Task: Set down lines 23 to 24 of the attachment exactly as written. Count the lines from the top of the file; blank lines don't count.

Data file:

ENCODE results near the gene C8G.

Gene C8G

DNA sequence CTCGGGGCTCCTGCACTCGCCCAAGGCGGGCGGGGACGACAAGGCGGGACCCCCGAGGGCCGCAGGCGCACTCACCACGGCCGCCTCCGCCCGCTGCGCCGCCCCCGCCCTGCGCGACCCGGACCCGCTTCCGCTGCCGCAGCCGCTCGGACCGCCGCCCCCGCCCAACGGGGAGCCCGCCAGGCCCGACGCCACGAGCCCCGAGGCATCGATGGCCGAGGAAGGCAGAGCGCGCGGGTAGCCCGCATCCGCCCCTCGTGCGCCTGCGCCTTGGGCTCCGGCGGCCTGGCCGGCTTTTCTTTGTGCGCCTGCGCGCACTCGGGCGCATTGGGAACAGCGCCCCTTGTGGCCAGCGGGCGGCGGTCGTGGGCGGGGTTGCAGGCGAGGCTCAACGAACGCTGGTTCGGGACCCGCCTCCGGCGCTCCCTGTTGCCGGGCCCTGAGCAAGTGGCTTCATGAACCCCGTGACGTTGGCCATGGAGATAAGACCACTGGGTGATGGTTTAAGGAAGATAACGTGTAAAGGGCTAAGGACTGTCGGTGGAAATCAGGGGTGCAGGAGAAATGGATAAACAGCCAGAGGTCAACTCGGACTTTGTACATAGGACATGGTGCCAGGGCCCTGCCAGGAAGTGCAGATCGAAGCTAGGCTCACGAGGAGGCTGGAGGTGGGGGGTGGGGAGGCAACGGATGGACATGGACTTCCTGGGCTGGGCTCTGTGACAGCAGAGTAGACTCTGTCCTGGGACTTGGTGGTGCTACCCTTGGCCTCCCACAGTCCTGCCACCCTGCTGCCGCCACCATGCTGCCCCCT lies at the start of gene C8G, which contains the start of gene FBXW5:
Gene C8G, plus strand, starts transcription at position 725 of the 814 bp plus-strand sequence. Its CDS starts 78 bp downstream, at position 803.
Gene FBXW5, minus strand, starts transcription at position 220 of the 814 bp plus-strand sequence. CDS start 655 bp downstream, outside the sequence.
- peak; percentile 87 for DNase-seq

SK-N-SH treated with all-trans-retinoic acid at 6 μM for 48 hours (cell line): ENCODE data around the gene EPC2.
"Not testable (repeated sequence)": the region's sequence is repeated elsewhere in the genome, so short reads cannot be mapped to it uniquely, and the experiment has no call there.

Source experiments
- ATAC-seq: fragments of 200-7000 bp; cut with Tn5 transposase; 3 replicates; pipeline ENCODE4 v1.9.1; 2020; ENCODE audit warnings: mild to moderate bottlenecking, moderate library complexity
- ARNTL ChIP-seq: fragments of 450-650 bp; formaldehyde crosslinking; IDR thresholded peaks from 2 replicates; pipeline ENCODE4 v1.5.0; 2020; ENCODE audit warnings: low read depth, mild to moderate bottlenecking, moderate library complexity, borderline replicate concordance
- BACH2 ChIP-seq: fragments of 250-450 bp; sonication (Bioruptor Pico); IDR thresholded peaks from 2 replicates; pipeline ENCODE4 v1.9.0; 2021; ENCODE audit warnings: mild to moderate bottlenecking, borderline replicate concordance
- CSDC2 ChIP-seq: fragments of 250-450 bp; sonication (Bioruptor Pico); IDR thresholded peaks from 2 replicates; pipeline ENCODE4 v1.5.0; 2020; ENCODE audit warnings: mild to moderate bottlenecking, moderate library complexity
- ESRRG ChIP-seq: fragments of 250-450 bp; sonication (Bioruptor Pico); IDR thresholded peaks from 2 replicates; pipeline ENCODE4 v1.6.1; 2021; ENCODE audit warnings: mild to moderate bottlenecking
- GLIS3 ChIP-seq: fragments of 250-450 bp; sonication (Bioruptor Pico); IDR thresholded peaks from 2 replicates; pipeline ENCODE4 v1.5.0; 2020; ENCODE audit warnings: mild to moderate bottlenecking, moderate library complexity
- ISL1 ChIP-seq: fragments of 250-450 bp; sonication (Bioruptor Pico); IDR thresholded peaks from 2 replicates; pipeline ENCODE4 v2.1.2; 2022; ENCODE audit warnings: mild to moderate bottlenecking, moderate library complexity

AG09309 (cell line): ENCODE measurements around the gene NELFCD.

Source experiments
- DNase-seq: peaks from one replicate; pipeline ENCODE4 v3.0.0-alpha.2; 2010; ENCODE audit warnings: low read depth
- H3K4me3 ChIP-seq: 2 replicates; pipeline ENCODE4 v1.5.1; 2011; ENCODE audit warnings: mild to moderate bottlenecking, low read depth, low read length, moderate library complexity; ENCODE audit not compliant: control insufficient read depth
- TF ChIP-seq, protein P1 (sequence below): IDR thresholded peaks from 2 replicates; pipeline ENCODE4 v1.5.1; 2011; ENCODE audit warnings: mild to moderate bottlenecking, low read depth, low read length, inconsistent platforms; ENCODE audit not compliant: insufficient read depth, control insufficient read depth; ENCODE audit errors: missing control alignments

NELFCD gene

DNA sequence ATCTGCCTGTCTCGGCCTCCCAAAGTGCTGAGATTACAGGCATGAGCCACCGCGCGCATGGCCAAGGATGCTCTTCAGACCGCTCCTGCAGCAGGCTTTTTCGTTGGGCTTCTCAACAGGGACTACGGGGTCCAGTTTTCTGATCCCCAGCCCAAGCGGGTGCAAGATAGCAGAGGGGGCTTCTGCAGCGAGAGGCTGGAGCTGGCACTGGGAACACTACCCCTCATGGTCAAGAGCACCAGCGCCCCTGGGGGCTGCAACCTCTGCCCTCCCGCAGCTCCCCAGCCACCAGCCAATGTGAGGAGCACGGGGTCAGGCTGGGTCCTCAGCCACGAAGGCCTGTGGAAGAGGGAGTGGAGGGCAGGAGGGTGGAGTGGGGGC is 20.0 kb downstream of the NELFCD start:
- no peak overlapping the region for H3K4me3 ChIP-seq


DNA sequence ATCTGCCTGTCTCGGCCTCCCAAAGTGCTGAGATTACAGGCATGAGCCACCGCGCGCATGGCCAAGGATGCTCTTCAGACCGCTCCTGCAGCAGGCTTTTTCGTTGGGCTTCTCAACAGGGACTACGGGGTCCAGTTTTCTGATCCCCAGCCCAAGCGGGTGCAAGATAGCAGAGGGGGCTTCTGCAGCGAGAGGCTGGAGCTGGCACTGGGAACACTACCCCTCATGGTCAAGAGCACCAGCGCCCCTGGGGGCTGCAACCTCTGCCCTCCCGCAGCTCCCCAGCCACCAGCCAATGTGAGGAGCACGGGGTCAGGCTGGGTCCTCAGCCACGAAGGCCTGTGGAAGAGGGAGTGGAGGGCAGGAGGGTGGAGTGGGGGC is 20.0 kb downstream of the NELFCD start:
- no peak overlapping the region for H3K4me3 ChIP-seq